Surveillance: Feldstein Sees Capital Inflows if Tax Bill Passes. Martin Feldstein, December 6, 2017, Audio, “Martin Feldstein, Harvard University George F. Baker Professor of Economics, says now is the time for tax reform because the politics are right. Henry Olsen, EPPC Senior Fellow, says President Trump needs to recover his populist mojo. Matt Hornbach, Morgan Stanley Global Head of Interest Rates Strategy, says it’s time for the next bond market phase. Michael Chui, McKinsey & Co. Senior Fellow, says there is enough work for people to do, even with the increased use of robots.Link

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Largest Mass. Companies Are Mostly Silent On GOP Tax Plans

Largest Mass. Companies Are Mostly Silent On GOP Tax Plans. Mihir Desai, December 6, 2017, Audio, “Corporations are the cornerstone of both the House and Senate versions of the tax overhaul. Both bills propose deep cuts in the corporate tax rate — from 35 percent to 20 percent. The bills also call for a territorial tax system to replace the current worldwide tax system, in which multinational corporations with headquarters in the United States are required to pay the U.S. tax rate if they want to bring profits back into the country.Link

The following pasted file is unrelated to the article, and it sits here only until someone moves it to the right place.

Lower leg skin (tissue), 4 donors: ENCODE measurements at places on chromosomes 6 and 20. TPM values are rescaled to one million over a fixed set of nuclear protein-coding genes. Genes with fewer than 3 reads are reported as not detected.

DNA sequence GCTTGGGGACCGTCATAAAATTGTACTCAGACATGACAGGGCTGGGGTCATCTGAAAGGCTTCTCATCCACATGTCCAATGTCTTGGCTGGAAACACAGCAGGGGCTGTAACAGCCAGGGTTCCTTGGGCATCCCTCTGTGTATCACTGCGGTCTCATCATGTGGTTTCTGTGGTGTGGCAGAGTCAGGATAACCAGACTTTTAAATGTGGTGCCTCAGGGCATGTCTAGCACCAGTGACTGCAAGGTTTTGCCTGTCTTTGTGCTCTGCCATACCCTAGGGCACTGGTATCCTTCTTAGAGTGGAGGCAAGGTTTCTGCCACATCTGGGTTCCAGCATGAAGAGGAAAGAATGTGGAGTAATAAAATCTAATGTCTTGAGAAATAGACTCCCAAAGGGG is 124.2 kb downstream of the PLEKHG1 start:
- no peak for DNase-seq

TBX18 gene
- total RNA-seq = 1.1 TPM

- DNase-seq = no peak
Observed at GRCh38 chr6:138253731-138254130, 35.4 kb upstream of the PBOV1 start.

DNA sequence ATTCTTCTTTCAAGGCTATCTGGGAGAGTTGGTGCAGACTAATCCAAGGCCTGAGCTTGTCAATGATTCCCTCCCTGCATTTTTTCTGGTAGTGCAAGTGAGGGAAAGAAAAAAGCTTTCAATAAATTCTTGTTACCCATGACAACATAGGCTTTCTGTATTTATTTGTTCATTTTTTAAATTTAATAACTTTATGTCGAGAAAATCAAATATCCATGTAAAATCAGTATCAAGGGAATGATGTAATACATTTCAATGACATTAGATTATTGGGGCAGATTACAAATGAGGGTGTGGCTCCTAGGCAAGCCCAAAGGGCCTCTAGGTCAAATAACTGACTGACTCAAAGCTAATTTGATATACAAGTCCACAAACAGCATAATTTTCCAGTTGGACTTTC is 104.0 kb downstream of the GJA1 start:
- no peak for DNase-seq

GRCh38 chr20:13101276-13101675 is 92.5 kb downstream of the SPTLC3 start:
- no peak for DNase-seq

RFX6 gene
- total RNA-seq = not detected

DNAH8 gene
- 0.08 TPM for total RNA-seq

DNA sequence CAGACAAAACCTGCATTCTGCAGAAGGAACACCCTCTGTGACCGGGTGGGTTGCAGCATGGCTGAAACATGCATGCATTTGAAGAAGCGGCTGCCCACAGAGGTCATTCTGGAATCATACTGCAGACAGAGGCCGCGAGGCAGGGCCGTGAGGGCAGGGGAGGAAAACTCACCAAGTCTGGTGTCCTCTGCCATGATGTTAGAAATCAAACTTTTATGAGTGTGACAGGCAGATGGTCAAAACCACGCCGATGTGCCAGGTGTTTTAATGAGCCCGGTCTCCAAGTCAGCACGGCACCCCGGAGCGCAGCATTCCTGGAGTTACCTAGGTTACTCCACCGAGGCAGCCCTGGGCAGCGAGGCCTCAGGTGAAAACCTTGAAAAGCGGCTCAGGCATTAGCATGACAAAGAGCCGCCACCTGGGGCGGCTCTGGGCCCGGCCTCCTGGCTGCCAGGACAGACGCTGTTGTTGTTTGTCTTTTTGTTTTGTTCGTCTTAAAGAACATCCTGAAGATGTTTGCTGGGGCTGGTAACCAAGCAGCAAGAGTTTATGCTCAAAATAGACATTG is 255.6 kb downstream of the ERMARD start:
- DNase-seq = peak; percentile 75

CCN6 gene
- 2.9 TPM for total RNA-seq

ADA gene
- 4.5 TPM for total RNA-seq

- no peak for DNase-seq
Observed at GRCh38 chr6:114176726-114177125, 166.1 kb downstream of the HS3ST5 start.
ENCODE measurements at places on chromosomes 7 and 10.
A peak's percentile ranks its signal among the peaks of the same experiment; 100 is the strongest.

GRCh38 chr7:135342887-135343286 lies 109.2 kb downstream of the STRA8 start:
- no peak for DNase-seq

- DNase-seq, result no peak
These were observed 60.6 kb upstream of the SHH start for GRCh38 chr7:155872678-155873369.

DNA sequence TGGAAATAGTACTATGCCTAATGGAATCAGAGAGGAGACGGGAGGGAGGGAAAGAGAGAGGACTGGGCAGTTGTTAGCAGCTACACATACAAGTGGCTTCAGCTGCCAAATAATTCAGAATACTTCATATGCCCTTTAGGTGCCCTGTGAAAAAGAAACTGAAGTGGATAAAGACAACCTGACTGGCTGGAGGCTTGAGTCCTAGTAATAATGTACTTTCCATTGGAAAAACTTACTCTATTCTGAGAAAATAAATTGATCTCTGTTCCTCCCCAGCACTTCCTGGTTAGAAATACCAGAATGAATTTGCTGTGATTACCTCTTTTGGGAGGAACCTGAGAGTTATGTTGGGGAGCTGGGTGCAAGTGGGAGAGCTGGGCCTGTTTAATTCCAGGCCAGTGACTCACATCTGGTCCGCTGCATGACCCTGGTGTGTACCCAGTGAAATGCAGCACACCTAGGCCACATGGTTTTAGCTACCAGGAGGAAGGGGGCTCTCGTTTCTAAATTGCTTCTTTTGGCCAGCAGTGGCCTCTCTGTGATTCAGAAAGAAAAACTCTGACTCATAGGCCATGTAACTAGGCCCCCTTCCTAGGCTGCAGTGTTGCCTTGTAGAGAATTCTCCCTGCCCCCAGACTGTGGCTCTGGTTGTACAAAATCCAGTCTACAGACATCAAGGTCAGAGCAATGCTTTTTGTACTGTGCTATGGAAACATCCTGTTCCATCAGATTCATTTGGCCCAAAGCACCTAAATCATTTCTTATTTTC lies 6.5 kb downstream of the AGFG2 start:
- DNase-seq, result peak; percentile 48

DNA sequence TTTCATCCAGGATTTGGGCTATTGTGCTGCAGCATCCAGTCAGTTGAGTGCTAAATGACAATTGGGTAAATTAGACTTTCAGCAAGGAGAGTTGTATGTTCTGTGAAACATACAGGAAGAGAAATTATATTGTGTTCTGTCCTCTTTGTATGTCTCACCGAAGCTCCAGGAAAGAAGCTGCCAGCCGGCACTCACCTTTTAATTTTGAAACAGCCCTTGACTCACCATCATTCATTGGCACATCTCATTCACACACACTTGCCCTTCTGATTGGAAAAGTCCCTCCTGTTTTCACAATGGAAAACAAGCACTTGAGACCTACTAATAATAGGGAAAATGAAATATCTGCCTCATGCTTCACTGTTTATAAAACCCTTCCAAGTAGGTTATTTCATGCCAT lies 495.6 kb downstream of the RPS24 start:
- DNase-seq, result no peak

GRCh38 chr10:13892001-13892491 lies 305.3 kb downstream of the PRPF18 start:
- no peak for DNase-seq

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Yes, the Senate GOP tax plan would cause ‘thousands’ to die

Yes, the Senate GOP tax plan would cause ‘thousands’ to die. Lawrence Summers, December 3, 2017, Opinion, “I suggested on Friday when it became clear that the tax bill would pass that “thousands would die.” In light of my sharp criticism of other economists’ claims regarding the legislation, some have asked whether my statement is well grounded. I think it is, but this should be open to debate.Link

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Cutting US Corporate Tax Is Worth the Cost

Cutting US Corporate Tax Is Worth the Cost. Martin Feldstein, November 27, 2017, Opinion, “One of the main criticisms leveled at congressional Republicans’ proposal to cut corporate taxes is that a higher budget deficit would amount to an undesirable fiscal stimulus. But with monetary policy turning contractionary, and most experts predicting a US recession in the next five years, stimulus should be welcomed.Link

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Reagan’s Tax Reforms Revisited

Reagan’s Tax Reforms Revisited. Jeffrey Frankel, November 24, 2017, Opinion, “The US has plenty of experience with irresponsible tax cuts. Yet its leaders seem not to have learned their lesson. Should Republicans secure the legislative victory they so desire, the entire country – with the exception, perhaps, of the wealthiest few – will lose.Link

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The Business Roundtable’s outlandish tax cut claims

The Business Roundtable’s outlandish tax cut claims. Lawrence Summers, October 23, 2017, Opinion, “I think of myself as pro-business. I frequently counseled the Obama administration that “business confidence is the cheapest form of stimulus,” and during my times in government have found meetings with business leaders very helpful in understanding economic policy challenges. So when the Business Roundtable (BRT) does an analysis, I pay close attention.Link